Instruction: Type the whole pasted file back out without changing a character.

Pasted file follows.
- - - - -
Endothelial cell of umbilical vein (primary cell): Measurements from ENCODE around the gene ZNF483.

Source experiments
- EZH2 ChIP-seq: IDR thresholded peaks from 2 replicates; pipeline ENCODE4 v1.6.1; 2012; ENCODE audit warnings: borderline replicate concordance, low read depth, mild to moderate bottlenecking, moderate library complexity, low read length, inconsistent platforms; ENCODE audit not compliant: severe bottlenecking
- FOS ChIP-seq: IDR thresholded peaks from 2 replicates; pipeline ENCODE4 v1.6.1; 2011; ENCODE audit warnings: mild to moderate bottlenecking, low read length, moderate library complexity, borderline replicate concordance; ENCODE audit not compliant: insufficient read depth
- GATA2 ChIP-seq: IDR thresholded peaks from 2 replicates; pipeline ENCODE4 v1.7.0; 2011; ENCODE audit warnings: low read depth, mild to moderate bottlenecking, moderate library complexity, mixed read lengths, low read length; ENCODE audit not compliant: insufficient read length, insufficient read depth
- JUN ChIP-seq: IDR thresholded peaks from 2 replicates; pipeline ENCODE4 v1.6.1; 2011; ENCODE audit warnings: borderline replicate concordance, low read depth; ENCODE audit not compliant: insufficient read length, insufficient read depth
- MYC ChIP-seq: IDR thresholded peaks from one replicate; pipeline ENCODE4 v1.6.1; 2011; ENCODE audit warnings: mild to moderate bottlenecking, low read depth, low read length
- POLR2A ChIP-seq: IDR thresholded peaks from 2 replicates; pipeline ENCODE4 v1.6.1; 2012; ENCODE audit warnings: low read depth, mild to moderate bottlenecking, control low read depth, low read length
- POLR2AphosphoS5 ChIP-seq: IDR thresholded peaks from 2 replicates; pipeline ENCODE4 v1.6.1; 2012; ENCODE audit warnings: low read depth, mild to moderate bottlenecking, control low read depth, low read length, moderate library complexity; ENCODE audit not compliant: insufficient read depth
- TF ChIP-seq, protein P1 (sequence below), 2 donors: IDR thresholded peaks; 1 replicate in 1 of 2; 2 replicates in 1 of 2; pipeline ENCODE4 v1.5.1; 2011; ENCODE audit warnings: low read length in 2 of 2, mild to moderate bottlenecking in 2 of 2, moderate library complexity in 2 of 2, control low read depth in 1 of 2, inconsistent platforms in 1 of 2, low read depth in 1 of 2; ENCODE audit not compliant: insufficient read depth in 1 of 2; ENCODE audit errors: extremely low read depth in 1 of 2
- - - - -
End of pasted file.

Endothelial cell of umbilical vein (primary cell): Measurements from ENCODE around the gene ZNF483.

Source experiments
- EZH2 ChIP-seq: IDR thresholded peaks from 2 replicates; pipeline ENCODE4 v1.6.1; 2012; ENCODE audit warnings: borderline replicate concordance, low read depth, mild to moderate bottlenecking, moderate library complexity, low read length, inconsistent platforms; ENCODE audit not compliant: severe bottlenecking
- FOS ChIP-seq: IDR thresholded peaks from 2 replicates; pipeline ENCODE4 v1.6.1; 2011; ENCODE audit warnings: mild to moderate bottlenecking, low read length, moderate library complexity, borderline replicate concordance; ENCODE audit not compliant: insufficient read depth
- GATA2 ChIP-seq: IDR thresholded peaks from 2 replicates; pipeline ENCODE4 v1.7.0; 2011; ENCODE audit warnings: low read depth, mild to moderate bottlenecking, moderate library complexity, mixed read lengths, low read length; ENCODE audit not compliant: insufficient read length, insufficient read depth
- JUN ChIP-seq: IDR thresholded peaks from 2 replicates; pipeline ENCODE4 v1.6.1; 2011; ENCODE audit warnings: borderline replicate concordance, low read depth; ENCODE audit not compliant: insufficient read length, insufficient read depth
- MYC ChIP-seq: IDR thresholded peaks from one replicate; pipeline ENCODE4 v1.6.1; 2011; ENCODE audit warnings: mild to moderate bottlenecking, low read depth, low read length
- POLR2A ChIP-seq: IDR thresholded peaks from 2 replicates; pipeline ENCODE4 v1.6.1; 2012; ENCODE audit warnings: low read depth, mild to moderate bottlenecking, control low read depth, low read length
- POLR2AphosphoS5 ChIP-seq: IDR thresholded peaks from 2 replicates; pipeline ENCODE4 v1.6.1; 2012; ENCODE audit warnings: low read depth, mild to moderate bottlenecking, control low read depth, low read length, moderate library complexity; ENCODE audit not compliant: insufficient read depth
- TF ChIP-seq, protein P1 (sequence below), 2 donors: IDR thresholded peaks; 1 replicate in 1 of 2; 2 replicates in 1 of 2; pipeline ENCODE4 v1.5.1; 2011; ENCODE audit warnings: low read length in 2 of 2, mild to moderate bottlenecking in 2 of 2, moderate library complexity in 2 of 2, control low read depth in 1 of 2, inconsistent platforms in 1 of 2, low read depth in 1 of 2; ENCODE audit not compliant: insufficient read depth in 1 of 2; ENCODE audit errors: extremely low read depth in 1 of 2